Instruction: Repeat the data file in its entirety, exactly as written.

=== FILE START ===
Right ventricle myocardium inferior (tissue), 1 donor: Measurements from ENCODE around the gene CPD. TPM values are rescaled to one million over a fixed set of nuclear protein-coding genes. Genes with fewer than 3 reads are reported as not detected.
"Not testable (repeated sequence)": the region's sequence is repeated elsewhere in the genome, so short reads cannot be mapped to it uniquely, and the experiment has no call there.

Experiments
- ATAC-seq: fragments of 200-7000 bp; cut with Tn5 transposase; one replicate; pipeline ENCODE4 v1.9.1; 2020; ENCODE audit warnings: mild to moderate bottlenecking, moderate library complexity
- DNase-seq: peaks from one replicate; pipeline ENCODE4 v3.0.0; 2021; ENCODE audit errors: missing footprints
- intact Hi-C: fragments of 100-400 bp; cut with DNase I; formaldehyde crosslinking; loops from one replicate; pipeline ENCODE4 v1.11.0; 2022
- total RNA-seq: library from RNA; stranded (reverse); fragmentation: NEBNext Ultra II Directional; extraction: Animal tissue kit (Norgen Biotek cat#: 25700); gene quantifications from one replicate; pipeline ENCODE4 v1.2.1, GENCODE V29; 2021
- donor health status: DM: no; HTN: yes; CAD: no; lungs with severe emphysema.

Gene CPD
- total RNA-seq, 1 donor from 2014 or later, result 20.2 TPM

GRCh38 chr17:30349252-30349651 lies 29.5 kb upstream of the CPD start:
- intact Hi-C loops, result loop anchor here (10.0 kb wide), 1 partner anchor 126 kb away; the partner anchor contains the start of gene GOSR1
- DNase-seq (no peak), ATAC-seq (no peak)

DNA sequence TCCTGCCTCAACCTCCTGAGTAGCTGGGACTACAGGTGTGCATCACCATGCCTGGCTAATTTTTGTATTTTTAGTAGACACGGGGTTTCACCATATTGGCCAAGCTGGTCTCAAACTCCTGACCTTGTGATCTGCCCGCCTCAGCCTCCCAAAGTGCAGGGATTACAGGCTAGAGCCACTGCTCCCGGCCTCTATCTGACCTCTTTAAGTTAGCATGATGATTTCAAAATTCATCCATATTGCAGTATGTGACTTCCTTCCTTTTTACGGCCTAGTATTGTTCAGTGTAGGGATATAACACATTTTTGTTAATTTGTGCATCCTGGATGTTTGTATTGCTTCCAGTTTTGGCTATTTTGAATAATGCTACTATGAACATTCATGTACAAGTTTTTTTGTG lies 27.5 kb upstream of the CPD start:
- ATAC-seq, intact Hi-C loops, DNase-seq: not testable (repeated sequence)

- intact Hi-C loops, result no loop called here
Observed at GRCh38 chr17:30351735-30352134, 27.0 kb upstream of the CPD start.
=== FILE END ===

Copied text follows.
Right ventricle myocardium inferior (tissue), 1 donor: Measurements from ENCODE around the gene CPD. TPM values are rescaled to one million over a fixed set of nuclear protein-coding genes. Genes with fewer than 3 reads are reported as not detected.
"Not testable (repeated sequence)": the region's sequence is repeated elsewhere in the genome, so short reads cannot be mapped to it uniquely, and the experiment has no call there.

Experiments
- ATAC-seq: fragments of 200-7000 bp; cut with Tn5 transposase; one replicate; pipeline ENCODE4 v1.9.1; 2020; ENCODE audit warnings: mild to moderate bottlenecking, moderate library complexity
- DNase-seq: peaks from one replicate; pipeline ENCODE4 v3.0.0; 2021; ENCODE audit errors: missing footprints
- intact Hi-C: fragments of 100-400 bp; cut with DNase I; formaldehyde crosslinking; loops from one replicate; pipeline ENCODE4 v1.11.0; 2022
- total RNA-seq: library from RNA; stranded (reverse); fragmentation: NEBNext Ultra II Directional; extraction: Animal tissue kit (Norgen Biotek cat#: 25700); gene quantifications from one replicate; pipeline ENCODE4 v1.2.1, GENCODE V29; 2021
- donor health status: DM: no; HTN: yes; CAD: no; lungs with severe emphysema.

Gene CPD
- total RNA-seq, 1 donor from 2014 or later, result 20.2 TPM

GRCh38 chr17:30349252-30349651 lies 29.5 kb upstream of the CPD start:
- intact Hi-C loops, result loop anchor here (10.0 kb wide), 1 partner anchor 126 kb away; the partner anchor contains the start of gene GOSR1
- DNase-seq (no peak), ATAC-seq (no peak)

DNA sequence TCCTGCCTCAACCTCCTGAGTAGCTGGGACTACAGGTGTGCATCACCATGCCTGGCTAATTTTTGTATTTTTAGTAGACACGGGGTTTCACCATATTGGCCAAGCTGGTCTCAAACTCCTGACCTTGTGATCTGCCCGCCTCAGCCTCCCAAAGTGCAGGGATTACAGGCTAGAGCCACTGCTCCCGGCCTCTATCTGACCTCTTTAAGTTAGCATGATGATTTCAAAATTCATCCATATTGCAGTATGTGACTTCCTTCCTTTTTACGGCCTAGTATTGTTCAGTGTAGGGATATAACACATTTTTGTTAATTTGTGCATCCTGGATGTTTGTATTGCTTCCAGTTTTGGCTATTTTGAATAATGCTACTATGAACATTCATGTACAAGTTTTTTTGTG lies 27.5 kb upstream of the CPD start:
- ATAC-seq, intact Hi-C loops, DNase-seq: not testable (repeated sequence)

- intact Hi-C loops, result no loop called here
Observed at GRCh38 chr17:30351735-30352134, 27.0 kb upstream of the CPD start.